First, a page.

Category Archives: Emotions

Breakdown the Pretence

Marcel Duchamp New York, Bicycle Wheel 1951 (third version, after lost original 1913) MoMA

What is the problem you are solving for?

I’ve been thinking about this question for quite some time as it relates to the artwork that I create. I’ve been pulling at strings to see where they go. I’ve found myself surprised at what parts of my thinking and feeling that these strings have become attached to. There are times in which I become impatient and pull a little too hard on that string, from a little too far away. Then I find myself knee-deep in an emotional mess that will take me days or weeks to mentally clean up. Curse my never-ending curiosity! Curse my never ending impatience! (insert angry fist shaking at the sky)

The aforementioned question is related to what I think is simple envy. Envy of artists and creators that have found a level of acceptance and/or acclaim by I guess what you could call, the ‘larger professional art world’ as well their levels of financial success. As the mortal sins go, envy is one that I do not like seeing within myself. It can get ugly unbelievably quickly. I spreads and begins poisoning all thought and emotion. This the thread that I have been tugging on.

I have recently had some small successes in selling some of my own artwork. It’s been nice to have some extra money coming in. I’d like to be able to make that continue. Small sales successes are super-nice and I am insanely grateful to those people who have purchased my artwork. Maybe doing that would keep envy at bay for me?

No. I don’t think so, because I’ve been looking at the question all wrong and being far too simplistic in my answer to myself.

The artists and craftspeople who are successful are working their collective asses off. They hustle hard. Then they go and hustle some more. They are dedicated and keep plugging away, making pieces of artwork to sell. Packing it up and taking it to art and craft shows. Putting it all up. Tearing it all down. Turning around and doing it again, and again, and again. The whole while, they’re making more artwork to sell. (Insert the sound of a needle being ripped from an LP)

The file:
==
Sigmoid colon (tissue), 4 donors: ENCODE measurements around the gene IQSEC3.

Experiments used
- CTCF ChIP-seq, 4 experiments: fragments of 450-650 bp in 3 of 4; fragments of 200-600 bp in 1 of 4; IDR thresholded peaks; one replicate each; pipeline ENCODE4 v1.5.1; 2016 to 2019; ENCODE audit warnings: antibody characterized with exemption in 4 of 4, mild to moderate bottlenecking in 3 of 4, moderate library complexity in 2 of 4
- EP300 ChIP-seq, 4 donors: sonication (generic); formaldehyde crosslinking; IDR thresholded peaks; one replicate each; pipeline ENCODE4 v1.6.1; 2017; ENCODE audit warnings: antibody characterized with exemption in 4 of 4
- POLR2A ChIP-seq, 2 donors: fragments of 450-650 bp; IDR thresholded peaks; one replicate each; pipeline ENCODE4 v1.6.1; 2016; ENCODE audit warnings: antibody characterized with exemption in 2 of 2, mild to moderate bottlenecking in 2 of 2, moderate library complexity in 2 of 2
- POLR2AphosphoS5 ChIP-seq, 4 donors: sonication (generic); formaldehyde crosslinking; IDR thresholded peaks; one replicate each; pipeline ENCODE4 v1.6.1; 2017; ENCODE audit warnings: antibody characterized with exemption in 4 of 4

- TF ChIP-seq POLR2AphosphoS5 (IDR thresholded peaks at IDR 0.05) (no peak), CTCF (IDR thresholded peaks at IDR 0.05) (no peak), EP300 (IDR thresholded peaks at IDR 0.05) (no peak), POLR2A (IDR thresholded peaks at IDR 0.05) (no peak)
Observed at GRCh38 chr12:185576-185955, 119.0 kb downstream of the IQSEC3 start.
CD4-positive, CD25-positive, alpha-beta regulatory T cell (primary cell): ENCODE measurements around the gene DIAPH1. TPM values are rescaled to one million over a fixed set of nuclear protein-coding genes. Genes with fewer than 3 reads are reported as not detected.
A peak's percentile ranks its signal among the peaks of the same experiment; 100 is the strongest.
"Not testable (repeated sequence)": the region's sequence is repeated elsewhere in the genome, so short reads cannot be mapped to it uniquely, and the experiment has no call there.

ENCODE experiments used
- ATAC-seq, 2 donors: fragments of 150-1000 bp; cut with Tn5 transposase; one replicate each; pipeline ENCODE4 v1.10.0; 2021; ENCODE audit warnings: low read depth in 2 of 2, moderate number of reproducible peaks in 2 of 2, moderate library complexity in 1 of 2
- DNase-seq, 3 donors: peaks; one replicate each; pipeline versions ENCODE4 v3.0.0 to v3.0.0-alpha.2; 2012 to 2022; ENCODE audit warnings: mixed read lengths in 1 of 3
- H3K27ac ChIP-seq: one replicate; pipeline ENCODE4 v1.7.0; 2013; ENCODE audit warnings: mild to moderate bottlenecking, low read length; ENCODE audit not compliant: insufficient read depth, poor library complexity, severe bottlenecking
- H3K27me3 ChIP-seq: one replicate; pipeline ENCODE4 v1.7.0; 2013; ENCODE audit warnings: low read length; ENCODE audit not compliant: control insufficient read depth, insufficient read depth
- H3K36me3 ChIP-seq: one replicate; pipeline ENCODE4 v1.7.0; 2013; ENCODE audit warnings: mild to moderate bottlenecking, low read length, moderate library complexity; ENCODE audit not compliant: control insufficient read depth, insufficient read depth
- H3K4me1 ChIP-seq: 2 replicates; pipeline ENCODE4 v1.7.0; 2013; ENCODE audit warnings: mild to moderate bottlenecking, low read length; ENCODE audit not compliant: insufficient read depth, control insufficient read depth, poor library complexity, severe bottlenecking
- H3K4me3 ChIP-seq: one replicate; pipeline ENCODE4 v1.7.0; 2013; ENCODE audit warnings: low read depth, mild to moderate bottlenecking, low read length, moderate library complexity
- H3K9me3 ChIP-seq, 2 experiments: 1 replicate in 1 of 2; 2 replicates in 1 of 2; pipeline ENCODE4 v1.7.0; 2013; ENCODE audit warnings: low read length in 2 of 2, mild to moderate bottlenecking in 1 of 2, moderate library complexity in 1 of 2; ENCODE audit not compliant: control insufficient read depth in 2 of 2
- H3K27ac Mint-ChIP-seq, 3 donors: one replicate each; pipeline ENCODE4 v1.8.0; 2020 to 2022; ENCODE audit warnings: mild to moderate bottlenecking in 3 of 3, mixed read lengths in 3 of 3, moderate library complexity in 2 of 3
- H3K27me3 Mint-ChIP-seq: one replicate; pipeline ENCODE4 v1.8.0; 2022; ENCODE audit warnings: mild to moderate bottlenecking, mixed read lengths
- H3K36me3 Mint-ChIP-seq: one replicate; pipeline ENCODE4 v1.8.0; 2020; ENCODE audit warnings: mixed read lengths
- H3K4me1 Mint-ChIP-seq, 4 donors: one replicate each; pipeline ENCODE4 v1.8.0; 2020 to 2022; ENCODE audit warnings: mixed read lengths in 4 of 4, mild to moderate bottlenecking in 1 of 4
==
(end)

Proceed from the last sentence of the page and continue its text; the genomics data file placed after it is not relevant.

Wait a minute, what was the problem I was solving for again? Oh yeah. I make my artwork for me. In the words of Colin Moulding (XTC), “I am the audience.” I make the artwork that I want to make, when I want to make it. I do not make artwork for an imagined customer. It’s great when people do purchase my artwork. They’ve seen something that they like and they like it enough to give me money for it. I don’t know what people in the ‘greater art world’ think of what I make. I never seem to get far enough along in the process of showing my work in well established galleries to find out what they think. (shoulder shrug inserted here)

There have been times in my past where I have made artwork expressly for sale, but I never quite got the knack of it. It never felt ‘right’ in the sense that I don’t feel like I was being true to myself and my own need for free creative expression.

My question is answered. Envy has been abated.

Thank you for reading, and I’ll see you again next Tuesday.

PS: Here is a Santigold song, L.E.S. Artistes that I’ve had as accompaniment in my head for the past week.


Mental Bonfire Making

I have an incredibly distorted view of how I’m seen and understood by the people around me. My assumption is that people do not like me. Whatever situation I find myself going into, I actually think to myself, “Now remember, people don’t like you. You are loud and obnoxious. People will hate that. Oh yeah, and you’re fat too. People hate that as well.” I tell myself that I need to compensate for these deformed bits of my personality and physicality, as well as preparing myself mentally and emotionally for ‘Personal Interaction Scenarios A thru ZZZ’. I seriously hear the flipping of a rolodex in my head when thinking about my mental and emotional ‘contingency plans’.

I’m constantly surprised that I have friends who actually willing to spend time with me. As a write this, I’ve got plans this afternoon to meet up with some friends for our annual Christmas cookie exchange. And even thought I’ve known these lovely people for more than four years, I’m still surprised that get invited to do things like this.